Collins to work toward increasing visitation to Arkansas by groups and promoting the state's appeal
Friends of George Allen — a 66-year-old Vietnam vet identified by police as a suspect in the pellet sniper case in which someone took hundreds of potshots at the car and dog of a neighbor of the Parris Towers low-income housing project — say that Allen has disappeared into the local hospital system and they can't find him.
Allen apparently suffered a head injury soon after being evicted from Parris Towers on Aug.10. Friends say they were told he fell off a barstool and hit his head while drinking at the North Little Rock tavern, The Forge. According to the bartender, Allen's car is still there in the parking lot. Soon after Allen was injured, police identified him as a suspect in the Parris Towers case.
Paul Myrick, a friend of Allen's, said that he has been trying to get more information about Allen's whereabouts since. He and another friend located Allen while he was at UAMS, and visited him there. At the time, Allen was in bad shape, Myrick said, with a large flap of skin over his ear held together by staples. When Allen was transferred from a North Little Rock hospital to UAMS, the only personal effects that came with him were a pair of boots.
"He didn't know who we were," Myrick said. "We tried to tell him who we were, and he was out of his head, stringing words together that didn't really make any sense."
Soon after that visit, Allen was transferred elsewhere, and now Myrick says his friends can't locate him. The Little Rock VA hospital told Myrick the former Marine is not there, and other hospitals and nursing homes won't give out information to non-relatives, citing confidentiality laws.
Myrick said that he had been told by an officer with the Little Rock Police Department that even they don't know where Allen is. Called for comment, however, Little Rock Police Department spokesman Lt. Terry Hastings said Allen is in a local nursing facility with "severe brain damage" and not expected to survive. Hastings refused to name the facility.
Myrick said he isn't giving up on trying to find Allen, but isn't surprised his friend is in a nursing home. "He's gotta be," he said. "Somebody's gotta be taking care of him because he couldn't even feed himself. That's the sad thing."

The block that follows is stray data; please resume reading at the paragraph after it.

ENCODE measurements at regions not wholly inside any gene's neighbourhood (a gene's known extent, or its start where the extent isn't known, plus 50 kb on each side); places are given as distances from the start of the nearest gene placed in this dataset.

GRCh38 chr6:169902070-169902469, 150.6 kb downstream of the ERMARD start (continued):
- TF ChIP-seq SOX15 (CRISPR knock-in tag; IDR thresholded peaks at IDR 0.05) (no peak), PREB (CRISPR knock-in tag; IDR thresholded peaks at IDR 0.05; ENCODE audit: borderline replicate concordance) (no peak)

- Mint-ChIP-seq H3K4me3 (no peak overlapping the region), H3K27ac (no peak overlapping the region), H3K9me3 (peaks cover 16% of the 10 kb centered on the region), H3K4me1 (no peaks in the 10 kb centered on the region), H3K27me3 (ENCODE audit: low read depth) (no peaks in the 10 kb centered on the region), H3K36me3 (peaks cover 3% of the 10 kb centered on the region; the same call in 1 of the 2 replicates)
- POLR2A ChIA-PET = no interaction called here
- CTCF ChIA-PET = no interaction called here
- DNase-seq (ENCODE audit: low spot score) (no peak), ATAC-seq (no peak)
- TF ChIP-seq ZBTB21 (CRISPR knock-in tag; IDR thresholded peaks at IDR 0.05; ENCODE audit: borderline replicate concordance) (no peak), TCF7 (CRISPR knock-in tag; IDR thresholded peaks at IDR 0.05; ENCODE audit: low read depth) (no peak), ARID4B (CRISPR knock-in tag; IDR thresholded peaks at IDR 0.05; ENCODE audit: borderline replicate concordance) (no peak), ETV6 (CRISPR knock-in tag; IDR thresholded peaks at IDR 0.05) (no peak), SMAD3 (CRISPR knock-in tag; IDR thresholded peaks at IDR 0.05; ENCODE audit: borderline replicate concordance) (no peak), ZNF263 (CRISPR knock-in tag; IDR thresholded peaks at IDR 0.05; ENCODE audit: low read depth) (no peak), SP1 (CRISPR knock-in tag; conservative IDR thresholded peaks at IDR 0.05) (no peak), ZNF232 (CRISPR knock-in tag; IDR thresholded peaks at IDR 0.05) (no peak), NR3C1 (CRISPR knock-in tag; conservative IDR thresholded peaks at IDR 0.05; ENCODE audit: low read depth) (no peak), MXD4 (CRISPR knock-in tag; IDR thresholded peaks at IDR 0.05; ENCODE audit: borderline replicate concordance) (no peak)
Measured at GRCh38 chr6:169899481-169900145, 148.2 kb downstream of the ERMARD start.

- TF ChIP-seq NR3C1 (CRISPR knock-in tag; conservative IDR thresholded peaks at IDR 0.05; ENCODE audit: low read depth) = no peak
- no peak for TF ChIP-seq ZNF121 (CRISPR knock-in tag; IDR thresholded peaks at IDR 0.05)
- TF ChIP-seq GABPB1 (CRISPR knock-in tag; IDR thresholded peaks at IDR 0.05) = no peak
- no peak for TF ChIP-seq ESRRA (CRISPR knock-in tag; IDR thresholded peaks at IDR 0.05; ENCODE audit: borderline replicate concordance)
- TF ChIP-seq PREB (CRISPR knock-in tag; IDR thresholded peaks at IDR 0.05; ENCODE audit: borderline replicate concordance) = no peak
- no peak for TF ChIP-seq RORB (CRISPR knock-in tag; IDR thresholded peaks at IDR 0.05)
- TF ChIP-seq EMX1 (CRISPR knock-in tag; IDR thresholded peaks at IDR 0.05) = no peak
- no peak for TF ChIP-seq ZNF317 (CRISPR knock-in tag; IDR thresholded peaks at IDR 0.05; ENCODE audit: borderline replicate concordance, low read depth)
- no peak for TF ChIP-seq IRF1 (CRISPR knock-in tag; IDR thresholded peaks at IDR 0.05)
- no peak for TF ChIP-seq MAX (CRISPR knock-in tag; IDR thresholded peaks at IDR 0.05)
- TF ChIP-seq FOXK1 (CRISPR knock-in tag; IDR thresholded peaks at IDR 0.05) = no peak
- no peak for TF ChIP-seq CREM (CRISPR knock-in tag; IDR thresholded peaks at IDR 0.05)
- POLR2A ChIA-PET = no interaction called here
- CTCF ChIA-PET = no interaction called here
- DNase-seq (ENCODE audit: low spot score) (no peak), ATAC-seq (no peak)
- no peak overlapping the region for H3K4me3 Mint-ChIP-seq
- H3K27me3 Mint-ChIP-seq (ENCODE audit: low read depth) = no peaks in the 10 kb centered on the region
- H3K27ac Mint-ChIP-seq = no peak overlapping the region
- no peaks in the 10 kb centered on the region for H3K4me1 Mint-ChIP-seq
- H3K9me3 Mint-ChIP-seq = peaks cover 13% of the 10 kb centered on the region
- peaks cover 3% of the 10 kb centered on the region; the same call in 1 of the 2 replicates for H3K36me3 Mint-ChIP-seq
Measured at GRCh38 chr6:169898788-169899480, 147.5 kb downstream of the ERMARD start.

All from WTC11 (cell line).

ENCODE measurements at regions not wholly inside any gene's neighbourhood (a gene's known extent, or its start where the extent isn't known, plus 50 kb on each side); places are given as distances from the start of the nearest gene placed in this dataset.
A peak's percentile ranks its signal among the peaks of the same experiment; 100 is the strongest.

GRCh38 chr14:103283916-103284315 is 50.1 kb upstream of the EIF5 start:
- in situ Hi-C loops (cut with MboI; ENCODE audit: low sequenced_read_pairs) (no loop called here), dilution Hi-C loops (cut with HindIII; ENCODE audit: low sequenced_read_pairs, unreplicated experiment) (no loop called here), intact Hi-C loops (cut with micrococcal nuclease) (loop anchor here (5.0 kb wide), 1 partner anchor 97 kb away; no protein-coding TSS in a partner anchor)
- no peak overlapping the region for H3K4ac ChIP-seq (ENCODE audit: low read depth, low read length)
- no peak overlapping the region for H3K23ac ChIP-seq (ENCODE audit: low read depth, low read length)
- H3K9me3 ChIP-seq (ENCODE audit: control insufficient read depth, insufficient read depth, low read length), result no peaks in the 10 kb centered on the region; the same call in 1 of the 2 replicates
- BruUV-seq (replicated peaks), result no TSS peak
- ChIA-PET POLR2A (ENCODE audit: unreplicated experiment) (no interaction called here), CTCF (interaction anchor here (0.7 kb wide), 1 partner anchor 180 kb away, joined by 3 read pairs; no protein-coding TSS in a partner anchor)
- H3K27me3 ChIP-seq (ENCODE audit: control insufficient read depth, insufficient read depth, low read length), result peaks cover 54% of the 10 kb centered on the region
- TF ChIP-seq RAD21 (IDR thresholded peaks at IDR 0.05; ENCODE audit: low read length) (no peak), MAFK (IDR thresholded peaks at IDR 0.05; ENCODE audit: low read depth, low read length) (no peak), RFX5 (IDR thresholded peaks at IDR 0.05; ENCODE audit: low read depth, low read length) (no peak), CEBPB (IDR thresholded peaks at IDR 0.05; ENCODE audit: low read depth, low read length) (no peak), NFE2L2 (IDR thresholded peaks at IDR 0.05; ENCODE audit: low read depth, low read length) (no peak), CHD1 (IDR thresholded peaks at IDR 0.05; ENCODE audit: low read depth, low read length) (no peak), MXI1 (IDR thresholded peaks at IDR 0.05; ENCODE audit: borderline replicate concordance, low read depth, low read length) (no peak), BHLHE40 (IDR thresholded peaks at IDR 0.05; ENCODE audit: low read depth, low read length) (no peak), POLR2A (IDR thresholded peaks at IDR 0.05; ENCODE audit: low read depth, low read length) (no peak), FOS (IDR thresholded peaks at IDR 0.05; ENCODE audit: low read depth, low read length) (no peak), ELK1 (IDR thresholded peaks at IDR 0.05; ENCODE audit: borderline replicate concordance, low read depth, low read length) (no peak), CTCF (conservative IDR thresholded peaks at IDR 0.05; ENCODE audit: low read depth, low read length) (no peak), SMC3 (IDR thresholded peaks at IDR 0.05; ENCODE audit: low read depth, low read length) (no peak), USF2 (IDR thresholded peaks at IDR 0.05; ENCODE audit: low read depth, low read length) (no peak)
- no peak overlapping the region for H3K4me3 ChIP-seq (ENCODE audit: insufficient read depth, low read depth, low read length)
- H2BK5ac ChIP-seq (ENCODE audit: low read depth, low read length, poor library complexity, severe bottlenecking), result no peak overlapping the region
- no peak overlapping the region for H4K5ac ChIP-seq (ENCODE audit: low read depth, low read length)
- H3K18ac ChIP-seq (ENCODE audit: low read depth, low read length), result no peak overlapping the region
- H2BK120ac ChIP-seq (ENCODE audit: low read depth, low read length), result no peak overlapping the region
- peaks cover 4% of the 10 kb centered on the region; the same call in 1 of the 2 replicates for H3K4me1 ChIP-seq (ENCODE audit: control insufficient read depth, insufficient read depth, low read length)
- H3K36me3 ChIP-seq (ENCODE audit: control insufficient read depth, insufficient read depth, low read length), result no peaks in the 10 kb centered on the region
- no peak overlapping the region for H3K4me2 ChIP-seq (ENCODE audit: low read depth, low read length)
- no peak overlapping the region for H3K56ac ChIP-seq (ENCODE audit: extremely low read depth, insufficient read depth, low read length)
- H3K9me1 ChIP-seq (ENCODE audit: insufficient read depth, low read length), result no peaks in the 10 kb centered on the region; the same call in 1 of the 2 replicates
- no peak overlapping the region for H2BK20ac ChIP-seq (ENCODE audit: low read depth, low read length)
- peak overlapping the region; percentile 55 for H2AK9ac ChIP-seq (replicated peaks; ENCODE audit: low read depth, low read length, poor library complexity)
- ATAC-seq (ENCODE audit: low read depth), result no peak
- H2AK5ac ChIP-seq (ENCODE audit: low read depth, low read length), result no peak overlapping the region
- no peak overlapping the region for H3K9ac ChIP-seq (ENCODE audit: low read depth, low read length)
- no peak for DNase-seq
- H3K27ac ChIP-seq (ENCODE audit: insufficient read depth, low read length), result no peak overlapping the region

Harding says no to Komen
The bookstore at Harding University in Searcy has pulled merchandise that includes the Susan G. Komen Foundation logo because a student complained that Komen makes grants to Planned Parenthood.
Komen grants fund women's health services like mammograms, but not abortion, but the student wasn't making the distinction and went to a dean to protest. The Christian school's vice president of finance, Mel Sansom, made the decision to pull all Komen-stamped products, which included mugs and picture frames, from the store inventory.
An employee at the bookstore declined to comment except to say that pulling the products "was not our choice."
Harding spokesman Heather Williams said she was not given a reason by Sansom for the decision and that he would not speak to the public about it. Williams said she did not know if there would now be a school policy on what could be sold at the bookstore.
Harding has sent teams to the Komen Foundation's "Race for the Cure" events in the past. Williams said the school was "very much in support" of the fight against breast cancer.
Shaggy dog story
Ernest Dumas' column this week relates the convergence of a couple of mail-order doctorates awarded to Clinton residents, one the bulldog of Dr. Ben Mays, a vet who sits on the state Board of Education. Mays paid $549 for a Ph.D. for his dog, Dr. Maxwell Sniffingwell, in theriogenology, or animal reproduction. Sniffingwell's letter of application bears selective quotation:
"...I have come to believe that I have a natural ability in theriogenology, especially in the field of canine reproduction where my successes are well documented with the American Kennel Club. I have done some experimental field work with felines. However these studies, while highly insightful, have served primarily to underscore the scientific value of postulations gone bad, and led to my somewhat reluctant realization that my talents and natural inclinations are best suited for canine reproduction. Also since my employer is a pet doctor, I have experienced only limited exposure to the ins and outs of farm animal breeding services. So in my chosen field of theriogenology, which of course includes all animals, as much as I would like to just 'do them all,' I've come to understand the prudence of specialization. ..."
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